- Make sure you have US Dollars in cash and preferably $100 bills because when exchanging for Pesos, the bigger your notes, the better the rate.
- DO NOT exchange (large amounts) money at the exchange booth just outside the airport when you land, the rates are so bad and you wouldn’t even know until you’ve gone to downtown Boracay (personal experience). There are currency exchange booths almost everywhere in downtown Boracay and at good rates. If you must exchange at the airport because you have no Pesos, exchange just enough for your boat ride to Boracay and from the jetty port to your hotel.
- DO NOT let anyone at the airport (either Kalibo or Caticlan) offer to take you to your hotel, you’re bound to be ripped off to the high heavens (this actually happened to us), they charge you 10 times more than if you bought your own boat ticket and hired your own tuk tuk.
- Tuk tuks there are unlikely to rip you off, you don’t need to negotiate like the way you do in Thailand, there’s generally a set fee and the Filipinos are generally quite good about prices.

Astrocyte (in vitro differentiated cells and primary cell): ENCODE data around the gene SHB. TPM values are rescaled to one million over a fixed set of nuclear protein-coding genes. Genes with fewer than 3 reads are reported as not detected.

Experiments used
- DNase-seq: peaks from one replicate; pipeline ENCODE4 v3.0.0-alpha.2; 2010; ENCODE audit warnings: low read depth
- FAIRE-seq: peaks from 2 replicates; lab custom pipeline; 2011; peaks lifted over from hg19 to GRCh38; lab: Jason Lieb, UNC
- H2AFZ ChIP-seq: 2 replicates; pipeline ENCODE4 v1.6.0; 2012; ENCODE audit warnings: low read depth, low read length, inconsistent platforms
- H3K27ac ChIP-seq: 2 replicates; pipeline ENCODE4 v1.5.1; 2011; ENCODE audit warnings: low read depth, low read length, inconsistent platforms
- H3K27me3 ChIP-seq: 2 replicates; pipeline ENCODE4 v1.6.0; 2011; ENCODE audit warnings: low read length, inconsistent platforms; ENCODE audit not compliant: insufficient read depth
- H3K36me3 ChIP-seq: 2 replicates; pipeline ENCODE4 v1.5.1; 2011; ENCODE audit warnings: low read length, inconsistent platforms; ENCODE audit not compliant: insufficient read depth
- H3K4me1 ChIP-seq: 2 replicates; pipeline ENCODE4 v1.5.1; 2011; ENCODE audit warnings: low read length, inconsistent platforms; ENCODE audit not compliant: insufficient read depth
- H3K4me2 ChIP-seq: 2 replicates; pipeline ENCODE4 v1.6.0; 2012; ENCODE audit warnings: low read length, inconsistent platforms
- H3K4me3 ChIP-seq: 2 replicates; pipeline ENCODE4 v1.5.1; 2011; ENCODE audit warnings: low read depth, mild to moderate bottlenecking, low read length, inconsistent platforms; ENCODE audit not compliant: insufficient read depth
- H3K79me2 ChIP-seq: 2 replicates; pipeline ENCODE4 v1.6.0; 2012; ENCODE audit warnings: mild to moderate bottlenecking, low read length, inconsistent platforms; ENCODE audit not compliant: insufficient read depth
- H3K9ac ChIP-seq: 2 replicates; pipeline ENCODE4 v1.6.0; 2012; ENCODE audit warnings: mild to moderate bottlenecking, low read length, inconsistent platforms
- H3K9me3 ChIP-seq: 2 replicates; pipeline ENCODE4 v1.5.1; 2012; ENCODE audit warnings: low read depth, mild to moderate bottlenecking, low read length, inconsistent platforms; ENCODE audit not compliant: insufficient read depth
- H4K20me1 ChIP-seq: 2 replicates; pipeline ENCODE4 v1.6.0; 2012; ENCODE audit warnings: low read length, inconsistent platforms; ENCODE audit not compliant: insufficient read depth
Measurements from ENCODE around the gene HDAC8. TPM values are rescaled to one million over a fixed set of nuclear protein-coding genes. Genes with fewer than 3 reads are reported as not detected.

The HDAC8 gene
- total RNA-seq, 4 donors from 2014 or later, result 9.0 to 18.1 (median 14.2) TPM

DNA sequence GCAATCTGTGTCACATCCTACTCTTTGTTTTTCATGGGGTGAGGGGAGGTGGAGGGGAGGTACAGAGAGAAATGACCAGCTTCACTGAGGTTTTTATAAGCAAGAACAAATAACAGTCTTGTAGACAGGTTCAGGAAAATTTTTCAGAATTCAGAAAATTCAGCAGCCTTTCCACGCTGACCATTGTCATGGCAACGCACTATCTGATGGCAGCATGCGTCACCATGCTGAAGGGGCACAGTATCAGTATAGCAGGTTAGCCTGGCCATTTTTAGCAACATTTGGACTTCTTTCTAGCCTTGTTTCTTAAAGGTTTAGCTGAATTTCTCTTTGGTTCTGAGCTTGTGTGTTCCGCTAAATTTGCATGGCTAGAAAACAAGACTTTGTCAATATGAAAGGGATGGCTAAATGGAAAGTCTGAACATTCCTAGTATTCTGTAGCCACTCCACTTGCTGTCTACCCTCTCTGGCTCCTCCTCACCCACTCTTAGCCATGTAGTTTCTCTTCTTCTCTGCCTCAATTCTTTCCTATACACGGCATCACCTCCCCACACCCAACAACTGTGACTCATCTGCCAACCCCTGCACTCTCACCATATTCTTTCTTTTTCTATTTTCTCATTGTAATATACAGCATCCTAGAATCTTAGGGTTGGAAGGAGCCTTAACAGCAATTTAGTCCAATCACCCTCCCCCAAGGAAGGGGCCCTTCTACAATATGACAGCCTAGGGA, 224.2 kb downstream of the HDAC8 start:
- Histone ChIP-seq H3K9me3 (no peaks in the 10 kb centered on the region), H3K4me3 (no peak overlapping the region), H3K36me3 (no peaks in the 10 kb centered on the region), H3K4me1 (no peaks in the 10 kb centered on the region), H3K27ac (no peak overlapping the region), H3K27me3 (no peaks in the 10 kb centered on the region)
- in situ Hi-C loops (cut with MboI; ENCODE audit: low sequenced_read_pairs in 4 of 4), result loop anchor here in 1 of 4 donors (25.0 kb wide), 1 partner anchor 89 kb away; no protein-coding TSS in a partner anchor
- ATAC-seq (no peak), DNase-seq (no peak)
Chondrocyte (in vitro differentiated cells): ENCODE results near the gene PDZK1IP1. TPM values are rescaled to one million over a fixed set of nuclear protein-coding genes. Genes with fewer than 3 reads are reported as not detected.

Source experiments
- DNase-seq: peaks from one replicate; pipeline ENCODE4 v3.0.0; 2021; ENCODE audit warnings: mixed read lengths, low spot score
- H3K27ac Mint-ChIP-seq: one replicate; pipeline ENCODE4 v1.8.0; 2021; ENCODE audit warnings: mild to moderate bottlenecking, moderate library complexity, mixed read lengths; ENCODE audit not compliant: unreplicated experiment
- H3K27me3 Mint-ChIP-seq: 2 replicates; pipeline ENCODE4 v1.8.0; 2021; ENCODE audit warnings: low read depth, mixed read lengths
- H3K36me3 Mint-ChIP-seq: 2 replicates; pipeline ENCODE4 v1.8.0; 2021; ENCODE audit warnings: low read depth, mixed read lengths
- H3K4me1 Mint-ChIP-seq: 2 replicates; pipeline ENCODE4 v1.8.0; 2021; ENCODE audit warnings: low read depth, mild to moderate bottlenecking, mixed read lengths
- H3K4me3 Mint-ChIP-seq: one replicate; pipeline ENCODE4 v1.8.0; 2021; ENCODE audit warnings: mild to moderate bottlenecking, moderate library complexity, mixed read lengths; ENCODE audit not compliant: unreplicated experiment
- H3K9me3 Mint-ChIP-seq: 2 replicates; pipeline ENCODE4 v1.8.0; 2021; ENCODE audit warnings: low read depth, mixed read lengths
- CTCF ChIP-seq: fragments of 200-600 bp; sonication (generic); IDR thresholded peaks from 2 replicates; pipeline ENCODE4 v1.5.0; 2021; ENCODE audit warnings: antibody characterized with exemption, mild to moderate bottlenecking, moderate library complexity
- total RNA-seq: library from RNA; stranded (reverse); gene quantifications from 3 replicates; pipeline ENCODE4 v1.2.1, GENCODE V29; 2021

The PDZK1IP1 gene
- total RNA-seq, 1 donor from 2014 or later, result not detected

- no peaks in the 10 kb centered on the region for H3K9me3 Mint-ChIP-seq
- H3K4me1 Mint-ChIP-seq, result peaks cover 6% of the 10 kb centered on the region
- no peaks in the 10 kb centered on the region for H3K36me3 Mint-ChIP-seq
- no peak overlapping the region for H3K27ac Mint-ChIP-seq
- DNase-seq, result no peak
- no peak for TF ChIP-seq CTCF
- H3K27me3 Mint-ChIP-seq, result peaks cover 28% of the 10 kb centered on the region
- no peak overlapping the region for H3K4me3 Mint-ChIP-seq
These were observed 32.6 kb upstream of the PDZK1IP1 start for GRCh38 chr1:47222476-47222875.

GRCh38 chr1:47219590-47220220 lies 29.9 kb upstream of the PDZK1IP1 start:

- Do reserve at least 1500 Pesos (per person) when you leave Boracay and travel out of the Philippines, not only for transport but you’re required to pay airport taxes in CASH after you’ve checked in and before you go to the boarding gates.
- Try book your flights together with your hotel, it’s just more convenient that way – check out Expedia.com.
- VERY IMPORTANT – make sure your layover at Manila airport is AT LEAST 3 hours because the delays are real, you’re bound to be delayed because during peak season, the airport operations can get a bit slacking and delays are a normal, everyday kinda thing.